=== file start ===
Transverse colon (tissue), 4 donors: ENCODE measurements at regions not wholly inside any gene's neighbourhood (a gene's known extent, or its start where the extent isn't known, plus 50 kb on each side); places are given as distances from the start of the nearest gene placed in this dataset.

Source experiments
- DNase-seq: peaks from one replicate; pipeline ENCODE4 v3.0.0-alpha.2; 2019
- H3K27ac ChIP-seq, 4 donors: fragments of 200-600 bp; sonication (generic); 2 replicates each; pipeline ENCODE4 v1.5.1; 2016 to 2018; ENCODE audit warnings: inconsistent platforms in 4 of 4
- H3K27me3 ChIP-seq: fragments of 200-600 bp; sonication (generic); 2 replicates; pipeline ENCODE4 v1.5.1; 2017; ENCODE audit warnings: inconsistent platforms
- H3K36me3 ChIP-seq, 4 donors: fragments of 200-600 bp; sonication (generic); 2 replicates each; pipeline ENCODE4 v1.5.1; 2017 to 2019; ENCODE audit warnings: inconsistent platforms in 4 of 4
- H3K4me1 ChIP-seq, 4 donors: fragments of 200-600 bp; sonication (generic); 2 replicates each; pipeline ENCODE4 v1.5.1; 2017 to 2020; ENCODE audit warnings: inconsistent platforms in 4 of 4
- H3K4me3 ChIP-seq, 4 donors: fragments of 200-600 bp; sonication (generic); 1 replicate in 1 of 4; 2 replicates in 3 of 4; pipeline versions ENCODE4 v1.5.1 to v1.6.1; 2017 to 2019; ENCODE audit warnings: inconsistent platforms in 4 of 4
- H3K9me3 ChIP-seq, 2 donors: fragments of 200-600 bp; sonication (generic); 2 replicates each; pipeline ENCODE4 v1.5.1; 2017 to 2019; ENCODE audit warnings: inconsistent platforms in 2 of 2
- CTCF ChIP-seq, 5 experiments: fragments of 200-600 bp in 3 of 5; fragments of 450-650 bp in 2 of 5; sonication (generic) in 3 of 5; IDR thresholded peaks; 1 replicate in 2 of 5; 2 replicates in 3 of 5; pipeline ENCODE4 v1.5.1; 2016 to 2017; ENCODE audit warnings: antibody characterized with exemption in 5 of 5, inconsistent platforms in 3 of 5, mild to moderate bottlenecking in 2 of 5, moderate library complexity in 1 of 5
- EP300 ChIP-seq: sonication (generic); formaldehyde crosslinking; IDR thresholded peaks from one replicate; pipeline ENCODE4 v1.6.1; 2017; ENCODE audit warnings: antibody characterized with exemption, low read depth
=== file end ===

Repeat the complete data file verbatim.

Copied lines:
Transverse colon (tissue), 4 donors: ENCODE measurements at regions not wholly inside any gene's neighbourhood (a gene's known extent, or its start where the extent isn't known, plus 50 kb on each side); places are given as distances from the start of the nearest gene placed in this dataset.

Source experiments
- DNase-seq: peaks from one replicate; pipeline ENCODE4 v3.0.0-alpha.2; 2019
- H3K27ac ChIP-seq, 4 donors: fragments of 200-600 bp; sonication (generic); 2 replicates each; pipeline ENCODE4 v1.5.1; 2016 to 2018; ENCODE audit warnings: inconsistent platforms in 4 of 4
- H3K27me3 ChIP-seq: fragments of 200-600 bp; sonication (generic); 2 replicates; pipeline ENCODE4 v1.5.1; 2017; ENCODE audit warnings: inconsistent platforms
- H3K36me3 ChIP-seq, 4 donors: fragments of 200-600 bp; sonication (generic); 2 replicates each; pipeline ENCODE4 v1.5.1; 2017 to 2019; ENCODE audit warnings: inconsistent platforms in 4 of 4
- H3K4me1 ChIP-seq, 4 donors: fragments of 200-600 bp; sonication (generic); 2 replicates each; pipeline ENCODE4 v1.5.1; 2017 to 2020; ENCODE audit warnings: inconsistent platforms in 4 of 4
- H3K4me3 ChIP-seq, 4 donors: fragments of 200-600 bp; sonication (generic); 1 replicate in 1 of 4; 2 replicates in 3 of 4; pipeline versions ENCODE4 v1.5.1 to v1.6.1; 2017 to 2019; ENCODE audit warnings: inconsistent platforms in 4 of 4
- H3K9me3 ChIP-seq, 2 donors: fragments of 200-600 bp; sonication (generic); 2 replicates each; pipeline ENCODE4 v1.5.1; 2017 to 2019; ENCODE audit warnings: inconsistent platforms in 2 of 2
- CTCF ChIP-seq, 5 experiments: fragments of 200-600 bp in 3 of 5; fragments of 450-650 bp in 2 of 5; sonication (generic) in 3 of 5; IDR thresholded peaks; 1 replicate in 2 of 5; 2 replicates in 3 of 5; pipeline ENCODE4 v1.5.1; 2016 to 2017; ENCODE audit warnings: antibody characterized with exemption in 5 of 5, inconsistent platforms in 3 of 5, mild to moderate bottlenecking in 2 of 5, moderate library complexity in 1 of 5
- EP300 ChIP-seq: sonication (generic); formaldehyde crosslinking; IDR thresholded peaks from one replicate; pipeline ENCODE4 v1.6.1; 2017; ENCODE audit warnings: antibody characterized with exemption, low read depth